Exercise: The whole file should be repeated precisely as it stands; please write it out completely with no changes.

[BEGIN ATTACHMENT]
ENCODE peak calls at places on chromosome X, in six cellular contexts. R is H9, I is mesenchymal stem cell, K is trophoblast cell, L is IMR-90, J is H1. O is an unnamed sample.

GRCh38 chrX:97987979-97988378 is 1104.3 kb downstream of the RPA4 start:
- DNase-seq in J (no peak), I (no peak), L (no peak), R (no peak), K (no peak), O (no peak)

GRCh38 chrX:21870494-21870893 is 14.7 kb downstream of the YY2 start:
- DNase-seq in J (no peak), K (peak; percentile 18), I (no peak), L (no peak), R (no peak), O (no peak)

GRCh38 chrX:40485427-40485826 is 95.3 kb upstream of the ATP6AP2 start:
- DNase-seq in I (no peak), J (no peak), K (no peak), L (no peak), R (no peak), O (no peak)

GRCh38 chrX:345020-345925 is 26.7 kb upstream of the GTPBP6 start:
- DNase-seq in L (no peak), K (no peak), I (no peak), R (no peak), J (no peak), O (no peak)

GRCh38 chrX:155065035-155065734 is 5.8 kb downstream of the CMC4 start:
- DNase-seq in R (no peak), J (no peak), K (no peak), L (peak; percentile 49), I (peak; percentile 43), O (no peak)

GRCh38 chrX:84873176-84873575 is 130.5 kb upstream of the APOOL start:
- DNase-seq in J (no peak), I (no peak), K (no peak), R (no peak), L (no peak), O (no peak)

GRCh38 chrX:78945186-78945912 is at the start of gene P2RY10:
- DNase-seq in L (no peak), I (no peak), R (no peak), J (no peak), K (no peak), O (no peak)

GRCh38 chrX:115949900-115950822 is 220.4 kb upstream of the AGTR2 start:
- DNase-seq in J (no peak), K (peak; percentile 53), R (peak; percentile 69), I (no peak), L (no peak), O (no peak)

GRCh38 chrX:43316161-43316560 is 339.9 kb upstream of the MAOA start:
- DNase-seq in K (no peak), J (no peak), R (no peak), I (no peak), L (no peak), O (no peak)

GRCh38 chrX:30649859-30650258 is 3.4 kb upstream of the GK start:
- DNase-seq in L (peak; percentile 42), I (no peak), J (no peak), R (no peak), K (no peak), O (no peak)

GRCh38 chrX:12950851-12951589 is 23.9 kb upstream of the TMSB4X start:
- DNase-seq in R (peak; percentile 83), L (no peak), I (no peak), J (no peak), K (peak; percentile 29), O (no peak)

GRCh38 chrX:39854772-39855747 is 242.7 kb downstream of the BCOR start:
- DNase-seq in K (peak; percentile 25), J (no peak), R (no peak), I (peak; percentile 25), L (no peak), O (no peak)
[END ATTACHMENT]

ENCODE peak calls at places on chromosome X, in six cellular contexts. R is H9, I is mesenchymal stem cell, K is trophoblast cell, L is IMR-90, J is H1. O is an unnamed sample.

GRCh38 chrX:97987979-97988378 is 1104.3 kb downstream of the RPA4 start:
- DNase-seq in J (no peak), I (no peak), L (no peak), R (no peak), K (no peak), O (no peak)

GRCh38 chrX:21870494-21870893 is 14.7 kb downstream of the YY2 start:
- DNase-seq in J (no peak), K (peak; percentile 18), I (no peak), L (no peak), R (no peak), O (no peak)

GRCh38 chrX:40485427-40485826 is 95.3 kb upstream of the ATP6AP2 start:
- DNase-seq in I (no peak), J (no peak), K (no peak), L (no peak), R (no peak), O (no peak)

GRCh38 chrX:345020-345925 is 26.7 kb upstream of the GTPBP6 start:
- DNase-seq in L (no peak), K (no peak), I (no peak), R (no peak), J (no peak), O (no peak)

GRCh38 chrX:155065035-155065734 is 5.8 kb downstream of the CMC4 start:
- DNase-seq in R (no peak), J (no peak), K (no peak), L (peak; percentile 49), I (peak; percentile 43), O (no peak)

GRCh38 chrX:84873176-84873575 is 130.5 kb upstream of the APOOL start:
- DNase-seq in J (no peak), I (no peak), K (no peak), R (no peak), L (no peak), O (no peak)

GRCh38 chrX:78945186-78945912 is at the start of gene P2RY10:
- DNase-seq in L (no peak), I (no peak), R (no peak), J (no peak), K (no peak), O (no peak)

GRCh38 chrX:115949900-115950822 is 220.4 kb upstream of the AGTR2 start:
- DNase-seq in J (no peak), K (peak; percentile 53), R (peak; percentile 69), I (no peak), L (no peak), O (no peak)

GRCh38 chrX:43316161-43316560 is 339.9 kb upstream of the MAOA start:
- DNase-seq in K (no peak), J (no peak), R (no peak), I (no peak), L (no peak), O (no peak)

GRCh38 chrX:30649859-30650258 is 3.4 kb upstream of the GK start:
- DNase-seq in L (peak; percentile 42), I (no peak), J (no peak), R (no peak), K (no peak), O (no peak)

GRCh38 chrX:12950851-12951589 is 23.9 kb upstream of the TMSB4X start:
- DNase-seq in R (peak; percentile 83), L (no peak), I (no peak), J (no peak), K (peak; percentile 29), O (no peak)

GRCh38 chrX:39854772-39855747 is 242.7 kb downstream of the BCOR start:
- DNase-seq in K (peak; percentile 25), J (no peak), R (no peak), I (peak; percentile 25), L (no peak), O (no peak)